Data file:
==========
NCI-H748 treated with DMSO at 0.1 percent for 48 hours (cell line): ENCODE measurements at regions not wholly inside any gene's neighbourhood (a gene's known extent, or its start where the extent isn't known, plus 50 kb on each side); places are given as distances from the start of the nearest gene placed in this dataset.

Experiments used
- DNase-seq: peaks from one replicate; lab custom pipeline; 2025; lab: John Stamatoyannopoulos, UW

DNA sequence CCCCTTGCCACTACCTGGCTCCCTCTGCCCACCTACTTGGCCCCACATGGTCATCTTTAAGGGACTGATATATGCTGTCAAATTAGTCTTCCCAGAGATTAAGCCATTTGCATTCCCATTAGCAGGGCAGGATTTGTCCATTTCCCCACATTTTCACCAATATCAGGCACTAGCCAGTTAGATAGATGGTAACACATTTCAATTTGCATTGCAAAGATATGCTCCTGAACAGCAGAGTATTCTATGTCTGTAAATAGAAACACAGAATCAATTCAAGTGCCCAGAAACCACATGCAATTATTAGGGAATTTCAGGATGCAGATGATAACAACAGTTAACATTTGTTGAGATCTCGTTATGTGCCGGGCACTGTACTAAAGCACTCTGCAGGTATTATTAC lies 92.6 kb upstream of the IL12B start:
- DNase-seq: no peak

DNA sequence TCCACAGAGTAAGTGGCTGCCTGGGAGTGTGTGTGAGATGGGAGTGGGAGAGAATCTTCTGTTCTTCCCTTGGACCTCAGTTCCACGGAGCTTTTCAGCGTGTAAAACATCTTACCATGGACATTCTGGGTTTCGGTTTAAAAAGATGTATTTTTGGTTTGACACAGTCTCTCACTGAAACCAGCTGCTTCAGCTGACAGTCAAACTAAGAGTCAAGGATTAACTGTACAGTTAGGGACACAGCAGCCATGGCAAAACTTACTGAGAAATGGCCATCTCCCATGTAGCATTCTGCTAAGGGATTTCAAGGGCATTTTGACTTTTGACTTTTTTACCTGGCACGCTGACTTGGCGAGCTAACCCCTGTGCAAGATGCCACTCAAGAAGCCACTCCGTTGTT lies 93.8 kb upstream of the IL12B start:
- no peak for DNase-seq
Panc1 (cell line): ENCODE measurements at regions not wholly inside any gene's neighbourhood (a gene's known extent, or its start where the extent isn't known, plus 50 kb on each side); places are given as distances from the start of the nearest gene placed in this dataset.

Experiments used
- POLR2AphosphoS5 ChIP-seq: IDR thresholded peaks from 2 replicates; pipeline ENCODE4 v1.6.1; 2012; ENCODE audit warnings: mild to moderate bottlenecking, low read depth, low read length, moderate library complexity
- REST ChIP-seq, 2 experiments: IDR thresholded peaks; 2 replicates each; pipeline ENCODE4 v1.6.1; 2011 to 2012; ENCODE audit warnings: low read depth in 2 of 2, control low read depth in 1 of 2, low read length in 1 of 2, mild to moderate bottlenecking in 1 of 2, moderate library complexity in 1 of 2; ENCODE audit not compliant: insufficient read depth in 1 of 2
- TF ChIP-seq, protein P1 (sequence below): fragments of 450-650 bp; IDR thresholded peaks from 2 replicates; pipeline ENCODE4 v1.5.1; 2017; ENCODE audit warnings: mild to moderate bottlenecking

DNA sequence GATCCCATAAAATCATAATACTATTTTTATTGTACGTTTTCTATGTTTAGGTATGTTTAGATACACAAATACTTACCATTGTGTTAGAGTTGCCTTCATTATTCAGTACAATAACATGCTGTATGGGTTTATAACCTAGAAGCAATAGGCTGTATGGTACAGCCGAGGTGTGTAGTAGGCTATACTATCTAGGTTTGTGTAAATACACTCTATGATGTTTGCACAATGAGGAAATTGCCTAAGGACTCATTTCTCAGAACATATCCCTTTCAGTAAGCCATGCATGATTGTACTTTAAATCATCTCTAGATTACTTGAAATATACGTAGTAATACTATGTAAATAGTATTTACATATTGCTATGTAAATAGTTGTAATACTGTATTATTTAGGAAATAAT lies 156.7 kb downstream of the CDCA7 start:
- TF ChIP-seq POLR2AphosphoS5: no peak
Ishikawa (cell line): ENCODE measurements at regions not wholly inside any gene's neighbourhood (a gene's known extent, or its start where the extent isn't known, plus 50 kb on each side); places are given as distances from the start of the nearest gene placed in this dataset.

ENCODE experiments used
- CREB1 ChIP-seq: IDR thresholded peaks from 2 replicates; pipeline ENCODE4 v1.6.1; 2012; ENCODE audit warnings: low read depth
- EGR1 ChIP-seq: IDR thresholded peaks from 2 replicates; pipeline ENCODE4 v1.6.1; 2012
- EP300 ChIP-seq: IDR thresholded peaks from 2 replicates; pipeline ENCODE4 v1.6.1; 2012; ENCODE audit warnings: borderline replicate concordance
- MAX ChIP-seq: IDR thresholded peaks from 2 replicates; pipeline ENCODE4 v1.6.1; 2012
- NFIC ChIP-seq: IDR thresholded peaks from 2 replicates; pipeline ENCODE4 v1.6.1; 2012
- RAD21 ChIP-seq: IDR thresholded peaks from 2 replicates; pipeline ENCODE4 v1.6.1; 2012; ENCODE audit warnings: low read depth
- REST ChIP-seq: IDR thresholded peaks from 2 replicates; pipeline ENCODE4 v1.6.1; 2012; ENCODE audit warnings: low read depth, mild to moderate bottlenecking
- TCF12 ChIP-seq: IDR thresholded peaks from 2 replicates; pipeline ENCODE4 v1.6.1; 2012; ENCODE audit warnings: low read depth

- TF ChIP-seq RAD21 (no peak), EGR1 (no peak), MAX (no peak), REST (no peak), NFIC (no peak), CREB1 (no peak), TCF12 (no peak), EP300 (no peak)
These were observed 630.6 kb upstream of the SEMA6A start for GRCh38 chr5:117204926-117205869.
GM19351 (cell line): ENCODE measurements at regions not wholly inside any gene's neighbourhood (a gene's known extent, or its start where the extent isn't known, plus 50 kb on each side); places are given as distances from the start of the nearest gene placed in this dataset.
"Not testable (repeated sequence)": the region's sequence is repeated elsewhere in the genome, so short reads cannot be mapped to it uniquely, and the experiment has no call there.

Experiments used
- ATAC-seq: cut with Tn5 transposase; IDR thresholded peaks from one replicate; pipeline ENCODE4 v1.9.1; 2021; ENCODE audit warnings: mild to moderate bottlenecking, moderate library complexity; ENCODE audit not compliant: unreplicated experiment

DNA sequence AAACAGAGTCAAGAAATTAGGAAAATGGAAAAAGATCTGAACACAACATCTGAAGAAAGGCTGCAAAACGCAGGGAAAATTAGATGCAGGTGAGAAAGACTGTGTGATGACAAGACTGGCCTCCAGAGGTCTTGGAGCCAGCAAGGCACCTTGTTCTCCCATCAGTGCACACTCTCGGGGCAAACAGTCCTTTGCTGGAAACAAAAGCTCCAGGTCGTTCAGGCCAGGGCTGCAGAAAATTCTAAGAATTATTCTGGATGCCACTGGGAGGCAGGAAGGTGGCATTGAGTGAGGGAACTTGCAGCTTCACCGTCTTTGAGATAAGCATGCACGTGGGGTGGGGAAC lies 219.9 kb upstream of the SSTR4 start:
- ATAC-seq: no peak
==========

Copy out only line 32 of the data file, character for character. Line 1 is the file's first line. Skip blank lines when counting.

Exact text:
- ATAC-seq: no peak